Cells stably expressing WT 2031-ACP-IR cultured on glass-bottom dishes for 2 d were labeled with 2 µM of CoA-PEG5-NR or CoA-PEG11-NR, 3 µM of CoA-PEG27-NR or 800 nM of NR12S at room temperatures. KD 2031-ACP-IR stably expressing cells plated on glass bottom dishes were labeled with 2 µM of CoA-PEG5-NR. Cells transiently expressing ACP-GPI placed on glass-bottom dishes were stained with 2 µM CoA-PEG11-NR. The excess dye was washed with 37°C serum-free Ham’s F-12 medium containing 15 mM Hepes three times, and 1 ml of 37°C serum-free medium containing 15 mM Hepes was added to the dish, then the dish was placed on the stage top heating chamber (Tokai Hit, INUBTF-WSKM) warmed at 37°C set on the stage of a Zeiss LSM 780 confocal microscope equipped with Plan-Apochromat 63× (1.40 NA) oil immersion objective (Zeiss) for 5 min before the observation. Spectrum images in the range of 561–695 nm were captured with GaAsP detectors (15 channels, step 8.9 nm, 4 times line-average) using lambda mode excited at 514 nm operated by the Zen software every 10 s for 9 min, and 100 μl of serum-free medium (control) and 100 μl of 1 μM human reconstitute insulin in serum-free medium (final concentration, 100 nM) were added to the dish using a syringe with the long needle at 60 and 240 s, respectively, and either of the control or the insulin solution was added at 120 s for 7 min observation. WT 2031-ACP-IR stably expressing cells labeled with CoA-PEG5-NR were used for inhibitor experiments, and cell staining and observation were performed in the presence of DMSO (control), 0.2 μM of Latrunculin B or 50 μM of LY294002. We performed time-lapse imaging by excitation at 514 nm with 2.5% of Argon laser power and we demonstrated the differential delta GP upon insulin stimulation to show the effect of insulin on GP change. GP decrease caused by excitation light was eliminated by subtraction of the basal GP change in control treatment (Fig. 5, B and C). Statistical significance was calculated by one-way ANOVA using the Graph Pad Prism 7 (Fig. 8 B).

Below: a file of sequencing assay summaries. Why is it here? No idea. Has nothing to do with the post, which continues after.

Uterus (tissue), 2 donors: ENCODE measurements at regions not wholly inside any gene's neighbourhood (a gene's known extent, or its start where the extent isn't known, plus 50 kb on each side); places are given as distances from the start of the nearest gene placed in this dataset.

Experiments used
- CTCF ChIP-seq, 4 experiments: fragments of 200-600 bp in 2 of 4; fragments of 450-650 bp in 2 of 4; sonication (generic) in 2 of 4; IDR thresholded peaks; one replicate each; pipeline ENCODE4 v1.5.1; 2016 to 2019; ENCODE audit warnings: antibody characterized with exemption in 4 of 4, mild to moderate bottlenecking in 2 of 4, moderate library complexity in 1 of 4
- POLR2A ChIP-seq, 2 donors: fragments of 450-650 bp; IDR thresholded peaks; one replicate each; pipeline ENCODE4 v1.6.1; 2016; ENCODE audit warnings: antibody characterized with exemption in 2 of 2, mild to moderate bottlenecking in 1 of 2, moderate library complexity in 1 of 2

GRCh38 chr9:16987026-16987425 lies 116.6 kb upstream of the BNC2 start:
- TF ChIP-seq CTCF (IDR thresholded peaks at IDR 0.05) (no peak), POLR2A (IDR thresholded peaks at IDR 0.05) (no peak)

Sir-actin staining in living cells
CHO cells stably expressing ACP-2031-IR were incubated with Ham’s F-12 Ham medium containing 3 μM of Sir-actin and 10 μM of verapamil at 37°C for 1 h, followed by washing with Ham’s F-12 medium three times. Imaging of the labeled cells was performed under a Leica SP5 confocal microscope equipped with HCX PL APO CS 63× oil immersion objective (1.4 NA) using LAS AF software (Leica Microsystems).